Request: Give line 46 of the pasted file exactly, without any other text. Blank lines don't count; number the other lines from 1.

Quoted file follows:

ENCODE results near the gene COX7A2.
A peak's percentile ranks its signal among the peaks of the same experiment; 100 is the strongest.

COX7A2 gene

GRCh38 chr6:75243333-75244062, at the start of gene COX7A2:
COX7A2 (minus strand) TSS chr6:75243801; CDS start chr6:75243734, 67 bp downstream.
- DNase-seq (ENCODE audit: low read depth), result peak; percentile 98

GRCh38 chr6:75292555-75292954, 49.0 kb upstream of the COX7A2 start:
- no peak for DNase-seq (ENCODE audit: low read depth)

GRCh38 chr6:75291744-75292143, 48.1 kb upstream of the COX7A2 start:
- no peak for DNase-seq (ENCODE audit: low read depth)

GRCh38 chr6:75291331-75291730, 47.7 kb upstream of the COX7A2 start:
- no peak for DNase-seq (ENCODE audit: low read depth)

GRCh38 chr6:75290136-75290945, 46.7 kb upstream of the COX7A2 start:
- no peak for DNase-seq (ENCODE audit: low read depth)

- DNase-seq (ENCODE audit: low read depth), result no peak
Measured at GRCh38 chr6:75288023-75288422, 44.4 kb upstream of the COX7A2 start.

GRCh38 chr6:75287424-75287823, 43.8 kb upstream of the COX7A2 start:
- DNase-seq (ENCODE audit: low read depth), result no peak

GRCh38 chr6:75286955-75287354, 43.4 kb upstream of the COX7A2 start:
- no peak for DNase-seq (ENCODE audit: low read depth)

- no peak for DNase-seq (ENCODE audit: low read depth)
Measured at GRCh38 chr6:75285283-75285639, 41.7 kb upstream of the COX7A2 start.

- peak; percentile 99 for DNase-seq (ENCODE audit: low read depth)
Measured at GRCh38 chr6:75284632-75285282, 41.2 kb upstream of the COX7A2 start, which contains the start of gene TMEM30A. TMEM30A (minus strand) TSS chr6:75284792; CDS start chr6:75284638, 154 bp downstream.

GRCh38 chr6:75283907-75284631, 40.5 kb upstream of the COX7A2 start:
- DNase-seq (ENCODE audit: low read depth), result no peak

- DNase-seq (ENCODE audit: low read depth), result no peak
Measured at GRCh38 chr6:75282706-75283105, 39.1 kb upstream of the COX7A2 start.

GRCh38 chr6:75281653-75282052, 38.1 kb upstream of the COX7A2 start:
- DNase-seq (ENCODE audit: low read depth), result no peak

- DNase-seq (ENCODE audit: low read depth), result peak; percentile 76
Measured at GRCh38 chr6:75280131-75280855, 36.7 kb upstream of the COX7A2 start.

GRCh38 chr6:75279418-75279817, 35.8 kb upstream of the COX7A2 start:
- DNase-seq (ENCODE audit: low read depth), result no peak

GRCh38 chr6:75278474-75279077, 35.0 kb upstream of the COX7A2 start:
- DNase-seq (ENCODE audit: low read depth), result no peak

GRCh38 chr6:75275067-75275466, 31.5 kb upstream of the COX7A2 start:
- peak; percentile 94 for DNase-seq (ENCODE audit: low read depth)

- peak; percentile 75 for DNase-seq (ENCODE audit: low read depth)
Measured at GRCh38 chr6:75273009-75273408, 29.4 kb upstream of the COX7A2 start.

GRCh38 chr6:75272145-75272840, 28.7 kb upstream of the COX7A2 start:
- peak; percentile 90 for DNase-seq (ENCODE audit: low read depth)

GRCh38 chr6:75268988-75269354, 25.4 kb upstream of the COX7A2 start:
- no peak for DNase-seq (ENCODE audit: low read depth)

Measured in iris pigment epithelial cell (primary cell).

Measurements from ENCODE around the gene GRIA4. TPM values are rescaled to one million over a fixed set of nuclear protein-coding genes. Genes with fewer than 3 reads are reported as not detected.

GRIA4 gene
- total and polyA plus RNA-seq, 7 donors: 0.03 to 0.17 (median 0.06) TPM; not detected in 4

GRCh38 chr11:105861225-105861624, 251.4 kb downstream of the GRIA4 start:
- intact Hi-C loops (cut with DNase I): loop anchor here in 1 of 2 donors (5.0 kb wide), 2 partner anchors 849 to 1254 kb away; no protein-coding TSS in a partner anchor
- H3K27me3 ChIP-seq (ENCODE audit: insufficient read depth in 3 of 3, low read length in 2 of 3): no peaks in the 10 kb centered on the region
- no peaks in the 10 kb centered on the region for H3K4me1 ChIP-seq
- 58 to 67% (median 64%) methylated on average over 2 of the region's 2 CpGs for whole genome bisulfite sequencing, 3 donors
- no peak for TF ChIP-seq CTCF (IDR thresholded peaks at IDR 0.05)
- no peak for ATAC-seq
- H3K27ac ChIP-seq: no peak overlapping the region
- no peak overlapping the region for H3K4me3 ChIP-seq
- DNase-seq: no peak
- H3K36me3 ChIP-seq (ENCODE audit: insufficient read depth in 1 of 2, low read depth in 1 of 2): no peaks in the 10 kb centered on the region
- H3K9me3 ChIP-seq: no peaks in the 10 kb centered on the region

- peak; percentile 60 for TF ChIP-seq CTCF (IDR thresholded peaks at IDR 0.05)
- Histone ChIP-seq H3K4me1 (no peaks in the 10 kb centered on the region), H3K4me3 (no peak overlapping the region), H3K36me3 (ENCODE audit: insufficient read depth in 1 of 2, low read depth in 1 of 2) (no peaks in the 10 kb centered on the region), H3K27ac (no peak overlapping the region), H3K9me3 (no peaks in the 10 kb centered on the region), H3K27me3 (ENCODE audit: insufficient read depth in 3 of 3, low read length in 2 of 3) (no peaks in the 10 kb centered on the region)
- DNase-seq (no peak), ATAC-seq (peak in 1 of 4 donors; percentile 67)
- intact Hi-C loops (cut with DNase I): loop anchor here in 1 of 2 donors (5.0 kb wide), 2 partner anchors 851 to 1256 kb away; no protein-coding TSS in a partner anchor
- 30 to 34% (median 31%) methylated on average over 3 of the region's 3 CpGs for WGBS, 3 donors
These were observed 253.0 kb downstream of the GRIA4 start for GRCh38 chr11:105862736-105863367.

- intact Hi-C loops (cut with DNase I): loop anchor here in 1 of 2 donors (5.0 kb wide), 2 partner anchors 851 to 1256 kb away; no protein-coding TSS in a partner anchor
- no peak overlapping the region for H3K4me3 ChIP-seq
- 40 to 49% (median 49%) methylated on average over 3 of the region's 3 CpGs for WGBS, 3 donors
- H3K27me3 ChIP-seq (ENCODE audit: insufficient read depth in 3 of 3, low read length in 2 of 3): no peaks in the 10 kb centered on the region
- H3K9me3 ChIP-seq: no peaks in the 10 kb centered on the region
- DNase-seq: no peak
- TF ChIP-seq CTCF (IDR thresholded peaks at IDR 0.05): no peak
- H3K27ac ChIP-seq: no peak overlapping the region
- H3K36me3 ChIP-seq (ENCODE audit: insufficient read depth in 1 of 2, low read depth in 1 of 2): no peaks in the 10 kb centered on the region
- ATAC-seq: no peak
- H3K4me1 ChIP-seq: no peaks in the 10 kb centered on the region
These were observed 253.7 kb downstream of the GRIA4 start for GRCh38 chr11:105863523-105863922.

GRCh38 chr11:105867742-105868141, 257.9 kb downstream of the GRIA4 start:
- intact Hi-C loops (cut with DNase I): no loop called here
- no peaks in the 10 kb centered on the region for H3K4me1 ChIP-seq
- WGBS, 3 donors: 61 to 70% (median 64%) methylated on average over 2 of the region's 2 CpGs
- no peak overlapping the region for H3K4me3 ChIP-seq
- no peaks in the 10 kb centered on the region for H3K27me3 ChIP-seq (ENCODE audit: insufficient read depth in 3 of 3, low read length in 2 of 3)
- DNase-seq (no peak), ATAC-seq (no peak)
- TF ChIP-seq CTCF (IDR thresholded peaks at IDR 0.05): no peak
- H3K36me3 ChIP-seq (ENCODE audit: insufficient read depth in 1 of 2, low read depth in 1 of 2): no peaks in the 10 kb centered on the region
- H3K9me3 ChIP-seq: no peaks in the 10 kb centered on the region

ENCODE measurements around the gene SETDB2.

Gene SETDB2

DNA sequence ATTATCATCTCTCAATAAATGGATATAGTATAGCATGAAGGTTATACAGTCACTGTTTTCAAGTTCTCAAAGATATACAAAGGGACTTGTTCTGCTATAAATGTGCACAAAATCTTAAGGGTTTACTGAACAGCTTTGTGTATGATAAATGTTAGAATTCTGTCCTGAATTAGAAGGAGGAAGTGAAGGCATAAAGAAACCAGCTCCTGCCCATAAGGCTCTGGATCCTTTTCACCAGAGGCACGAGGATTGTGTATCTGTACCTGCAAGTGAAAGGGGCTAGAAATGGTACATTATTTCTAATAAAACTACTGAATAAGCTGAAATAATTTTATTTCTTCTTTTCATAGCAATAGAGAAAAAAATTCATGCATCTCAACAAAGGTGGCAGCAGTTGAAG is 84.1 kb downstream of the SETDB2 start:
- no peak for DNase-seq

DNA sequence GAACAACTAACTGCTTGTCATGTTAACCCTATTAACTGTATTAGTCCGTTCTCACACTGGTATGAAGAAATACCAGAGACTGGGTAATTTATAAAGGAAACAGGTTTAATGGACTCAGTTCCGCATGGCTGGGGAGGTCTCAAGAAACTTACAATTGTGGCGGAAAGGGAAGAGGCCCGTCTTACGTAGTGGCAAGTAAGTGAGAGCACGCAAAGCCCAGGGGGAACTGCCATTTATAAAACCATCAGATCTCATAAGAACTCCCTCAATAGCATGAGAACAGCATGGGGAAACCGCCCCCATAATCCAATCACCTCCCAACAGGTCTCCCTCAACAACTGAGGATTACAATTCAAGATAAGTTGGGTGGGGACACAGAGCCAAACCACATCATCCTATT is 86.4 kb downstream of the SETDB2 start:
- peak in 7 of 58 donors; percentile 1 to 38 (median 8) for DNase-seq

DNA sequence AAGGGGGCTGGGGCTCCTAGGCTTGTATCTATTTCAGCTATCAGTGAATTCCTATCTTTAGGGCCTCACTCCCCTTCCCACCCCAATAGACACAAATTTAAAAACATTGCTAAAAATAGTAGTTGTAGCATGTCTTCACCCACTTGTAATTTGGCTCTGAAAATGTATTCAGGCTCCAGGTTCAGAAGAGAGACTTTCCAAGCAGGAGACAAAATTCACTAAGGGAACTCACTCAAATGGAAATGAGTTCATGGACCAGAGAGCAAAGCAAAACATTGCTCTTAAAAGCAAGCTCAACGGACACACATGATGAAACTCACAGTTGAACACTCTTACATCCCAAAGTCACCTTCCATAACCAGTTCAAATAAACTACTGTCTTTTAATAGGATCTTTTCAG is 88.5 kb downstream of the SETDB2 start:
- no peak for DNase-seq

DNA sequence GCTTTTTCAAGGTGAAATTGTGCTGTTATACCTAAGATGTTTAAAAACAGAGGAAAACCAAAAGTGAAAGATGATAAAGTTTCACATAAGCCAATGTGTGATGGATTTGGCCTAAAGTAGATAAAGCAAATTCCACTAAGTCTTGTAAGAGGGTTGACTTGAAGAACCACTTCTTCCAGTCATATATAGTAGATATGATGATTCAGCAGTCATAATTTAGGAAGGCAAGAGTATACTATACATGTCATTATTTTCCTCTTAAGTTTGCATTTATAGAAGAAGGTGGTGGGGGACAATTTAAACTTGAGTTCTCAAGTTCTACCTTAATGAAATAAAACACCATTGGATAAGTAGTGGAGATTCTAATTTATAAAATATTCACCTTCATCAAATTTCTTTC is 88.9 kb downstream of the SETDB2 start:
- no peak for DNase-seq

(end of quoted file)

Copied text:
Measurements from ENCODE around the gene GRIA4. TPM values are rescaled to one million over a fixed set of nuclear protein-coding genes. Genes with fewer than 3 reads are reported as not detected.